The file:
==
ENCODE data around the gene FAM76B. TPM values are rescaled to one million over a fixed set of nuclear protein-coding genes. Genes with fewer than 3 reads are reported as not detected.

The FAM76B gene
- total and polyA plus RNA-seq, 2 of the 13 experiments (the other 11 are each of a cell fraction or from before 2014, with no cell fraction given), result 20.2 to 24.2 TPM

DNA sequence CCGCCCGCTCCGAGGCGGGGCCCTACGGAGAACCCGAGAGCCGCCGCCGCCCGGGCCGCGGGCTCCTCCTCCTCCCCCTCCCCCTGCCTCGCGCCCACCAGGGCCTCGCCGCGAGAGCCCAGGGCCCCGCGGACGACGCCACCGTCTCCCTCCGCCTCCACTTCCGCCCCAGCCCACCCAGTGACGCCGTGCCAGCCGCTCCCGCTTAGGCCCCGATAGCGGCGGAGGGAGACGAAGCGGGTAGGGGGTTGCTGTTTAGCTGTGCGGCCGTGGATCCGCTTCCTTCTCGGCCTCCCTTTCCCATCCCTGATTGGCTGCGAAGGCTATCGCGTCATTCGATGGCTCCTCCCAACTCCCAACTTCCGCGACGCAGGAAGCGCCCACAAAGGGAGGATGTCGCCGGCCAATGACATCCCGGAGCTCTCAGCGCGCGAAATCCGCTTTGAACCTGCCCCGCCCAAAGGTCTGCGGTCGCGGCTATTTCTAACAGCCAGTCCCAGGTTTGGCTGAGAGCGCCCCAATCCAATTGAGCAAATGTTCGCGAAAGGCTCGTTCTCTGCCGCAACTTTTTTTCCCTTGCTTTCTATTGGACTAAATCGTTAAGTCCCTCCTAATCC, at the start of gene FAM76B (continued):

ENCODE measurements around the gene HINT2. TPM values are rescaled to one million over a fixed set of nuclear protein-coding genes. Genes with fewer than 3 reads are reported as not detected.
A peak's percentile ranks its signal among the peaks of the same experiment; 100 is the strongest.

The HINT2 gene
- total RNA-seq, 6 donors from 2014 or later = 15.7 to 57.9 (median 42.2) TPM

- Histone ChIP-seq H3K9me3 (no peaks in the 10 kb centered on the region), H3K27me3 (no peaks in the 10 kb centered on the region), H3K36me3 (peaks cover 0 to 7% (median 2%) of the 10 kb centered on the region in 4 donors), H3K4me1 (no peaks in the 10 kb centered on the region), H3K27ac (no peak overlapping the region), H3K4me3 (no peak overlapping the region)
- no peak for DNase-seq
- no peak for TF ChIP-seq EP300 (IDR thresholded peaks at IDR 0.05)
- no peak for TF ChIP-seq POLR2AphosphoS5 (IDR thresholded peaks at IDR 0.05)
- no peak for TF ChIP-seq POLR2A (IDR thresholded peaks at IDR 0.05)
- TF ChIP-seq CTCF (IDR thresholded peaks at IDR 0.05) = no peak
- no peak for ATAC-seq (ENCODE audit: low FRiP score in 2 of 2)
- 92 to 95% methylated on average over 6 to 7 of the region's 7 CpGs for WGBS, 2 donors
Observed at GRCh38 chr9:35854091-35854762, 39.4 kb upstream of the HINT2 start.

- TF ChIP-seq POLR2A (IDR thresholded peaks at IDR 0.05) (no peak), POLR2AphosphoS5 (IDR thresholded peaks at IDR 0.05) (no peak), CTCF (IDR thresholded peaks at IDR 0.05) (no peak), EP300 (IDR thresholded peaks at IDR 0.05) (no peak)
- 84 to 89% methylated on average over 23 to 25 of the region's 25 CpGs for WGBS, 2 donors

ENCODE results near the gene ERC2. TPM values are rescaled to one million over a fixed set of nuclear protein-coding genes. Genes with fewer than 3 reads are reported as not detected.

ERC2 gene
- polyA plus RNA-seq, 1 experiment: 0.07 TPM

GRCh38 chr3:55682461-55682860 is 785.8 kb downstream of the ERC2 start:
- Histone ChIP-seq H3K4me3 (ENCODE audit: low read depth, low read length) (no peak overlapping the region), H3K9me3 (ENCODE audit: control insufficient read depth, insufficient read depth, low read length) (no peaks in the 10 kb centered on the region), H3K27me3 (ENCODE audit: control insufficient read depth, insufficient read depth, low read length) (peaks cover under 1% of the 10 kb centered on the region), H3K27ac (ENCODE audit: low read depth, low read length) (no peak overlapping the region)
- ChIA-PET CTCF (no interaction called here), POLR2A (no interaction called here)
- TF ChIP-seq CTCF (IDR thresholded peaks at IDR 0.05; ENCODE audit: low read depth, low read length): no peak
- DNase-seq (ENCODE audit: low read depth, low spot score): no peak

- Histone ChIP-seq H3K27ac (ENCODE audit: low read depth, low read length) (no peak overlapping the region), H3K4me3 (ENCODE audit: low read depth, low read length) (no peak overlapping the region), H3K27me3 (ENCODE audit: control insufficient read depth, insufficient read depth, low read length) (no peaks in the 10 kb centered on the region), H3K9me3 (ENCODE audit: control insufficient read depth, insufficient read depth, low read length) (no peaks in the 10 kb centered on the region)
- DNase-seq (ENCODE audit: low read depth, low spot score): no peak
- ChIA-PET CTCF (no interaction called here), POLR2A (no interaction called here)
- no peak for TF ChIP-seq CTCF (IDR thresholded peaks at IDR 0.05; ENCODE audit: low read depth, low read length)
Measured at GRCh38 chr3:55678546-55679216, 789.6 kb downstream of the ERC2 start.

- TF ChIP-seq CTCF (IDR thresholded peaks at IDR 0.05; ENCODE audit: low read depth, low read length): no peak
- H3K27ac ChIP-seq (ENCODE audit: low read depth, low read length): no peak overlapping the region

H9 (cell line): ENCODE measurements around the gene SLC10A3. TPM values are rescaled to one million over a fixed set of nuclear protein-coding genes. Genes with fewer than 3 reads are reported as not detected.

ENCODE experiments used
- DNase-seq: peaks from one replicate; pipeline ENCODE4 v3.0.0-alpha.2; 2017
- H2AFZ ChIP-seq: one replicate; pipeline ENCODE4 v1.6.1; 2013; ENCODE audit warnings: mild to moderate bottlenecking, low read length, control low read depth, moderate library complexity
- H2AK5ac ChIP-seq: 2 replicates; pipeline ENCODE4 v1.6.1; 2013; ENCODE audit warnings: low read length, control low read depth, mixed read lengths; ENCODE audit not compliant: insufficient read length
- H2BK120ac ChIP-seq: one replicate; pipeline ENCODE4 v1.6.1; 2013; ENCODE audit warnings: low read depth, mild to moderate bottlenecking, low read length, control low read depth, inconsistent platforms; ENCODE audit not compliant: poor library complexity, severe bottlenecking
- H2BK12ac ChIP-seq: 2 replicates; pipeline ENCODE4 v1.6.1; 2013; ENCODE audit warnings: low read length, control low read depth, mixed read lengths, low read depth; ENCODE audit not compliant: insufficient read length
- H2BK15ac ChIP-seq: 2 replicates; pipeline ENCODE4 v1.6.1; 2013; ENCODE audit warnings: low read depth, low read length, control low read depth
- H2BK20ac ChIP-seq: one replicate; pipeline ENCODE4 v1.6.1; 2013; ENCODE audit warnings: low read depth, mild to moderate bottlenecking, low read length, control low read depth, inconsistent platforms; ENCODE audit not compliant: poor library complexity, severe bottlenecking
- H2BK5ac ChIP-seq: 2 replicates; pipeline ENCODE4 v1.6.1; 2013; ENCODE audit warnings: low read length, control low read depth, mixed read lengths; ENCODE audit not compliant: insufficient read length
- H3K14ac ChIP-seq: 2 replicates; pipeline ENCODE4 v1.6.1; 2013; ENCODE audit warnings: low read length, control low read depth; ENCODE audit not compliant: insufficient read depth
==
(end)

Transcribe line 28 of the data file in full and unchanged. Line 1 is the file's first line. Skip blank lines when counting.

- Histone ChIP-seq H3K27ac (ENCODE audit: low read depth, low read length) (no peak overlapping the region), H3K4me3 (ENCODE audit: low read depth, low read length) (no peak overlapping the region), H3K27me3 (ENCODE audit: control insufficient read depth, insufficient read depth, low read length) (no peaks in the 10 kb centered on the region), H3K9me3 (ENCODE audit: control insufficient read depth, insufficient read depth, low read length) (no peaks in the 10 kb centered on the region)